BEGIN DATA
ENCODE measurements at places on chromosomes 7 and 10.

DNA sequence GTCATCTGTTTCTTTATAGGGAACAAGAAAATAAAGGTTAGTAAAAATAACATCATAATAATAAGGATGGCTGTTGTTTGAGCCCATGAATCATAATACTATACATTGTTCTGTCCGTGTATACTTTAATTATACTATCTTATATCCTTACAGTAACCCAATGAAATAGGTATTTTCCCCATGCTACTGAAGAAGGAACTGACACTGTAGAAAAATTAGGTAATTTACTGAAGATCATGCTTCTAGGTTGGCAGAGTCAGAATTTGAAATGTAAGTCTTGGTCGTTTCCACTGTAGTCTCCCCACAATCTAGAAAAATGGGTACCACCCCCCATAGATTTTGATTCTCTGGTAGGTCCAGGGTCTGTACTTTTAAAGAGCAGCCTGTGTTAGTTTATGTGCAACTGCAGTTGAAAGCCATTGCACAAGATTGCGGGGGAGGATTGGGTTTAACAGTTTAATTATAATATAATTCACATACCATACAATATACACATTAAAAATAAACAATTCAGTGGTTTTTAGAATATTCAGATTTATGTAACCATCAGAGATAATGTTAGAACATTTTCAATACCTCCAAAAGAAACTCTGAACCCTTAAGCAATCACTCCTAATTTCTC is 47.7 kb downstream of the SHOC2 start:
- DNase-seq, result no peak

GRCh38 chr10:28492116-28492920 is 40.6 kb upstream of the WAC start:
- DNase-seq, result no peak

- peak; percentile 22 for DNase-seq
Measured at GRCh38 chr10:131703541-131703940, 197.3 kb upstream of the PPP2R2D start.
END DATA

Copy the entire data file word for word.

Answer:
ENCODE measurements at places on chromosomes 7 and 10.

DNA sequence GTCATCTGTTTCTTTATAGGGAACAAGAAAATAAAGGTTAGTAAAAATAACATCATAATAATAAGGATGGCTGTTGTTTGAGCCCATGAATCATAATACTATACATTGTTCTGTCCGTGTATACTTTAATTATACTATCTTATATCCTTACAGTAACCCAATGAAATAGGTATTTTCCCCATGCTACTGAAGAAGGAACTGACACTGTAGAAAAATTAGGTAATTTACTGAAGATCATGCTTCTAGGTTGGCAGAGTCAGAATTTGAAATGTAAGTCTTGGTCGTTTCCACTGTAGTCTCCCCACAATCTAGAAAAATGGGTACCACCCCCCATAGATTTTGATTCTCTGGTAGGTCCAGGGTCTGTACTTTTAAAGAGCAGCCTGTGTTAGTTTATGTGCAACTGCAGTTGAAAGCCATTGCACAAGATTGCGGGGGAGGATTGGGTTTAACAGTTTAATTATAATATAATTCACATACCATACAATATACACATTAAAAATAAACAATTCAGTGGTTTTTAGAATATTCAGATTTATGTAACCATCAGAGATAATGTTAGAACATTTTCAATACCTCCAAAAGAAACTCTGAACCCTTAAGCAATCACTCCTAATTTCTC is 47.7 kb downstream of the SHOC2 start:
- DNase-seq, result no peak

GRCh38 chr10:28492116-28492920 is 40.6 kb upstream of the WAC start:
- DNase-seq, result no peak

- peak; percentile 22 for DNase-seq
Measured at GRCh38 chr10:131703541-131703940, 197.3 kb upstream of the PPP2R2D start.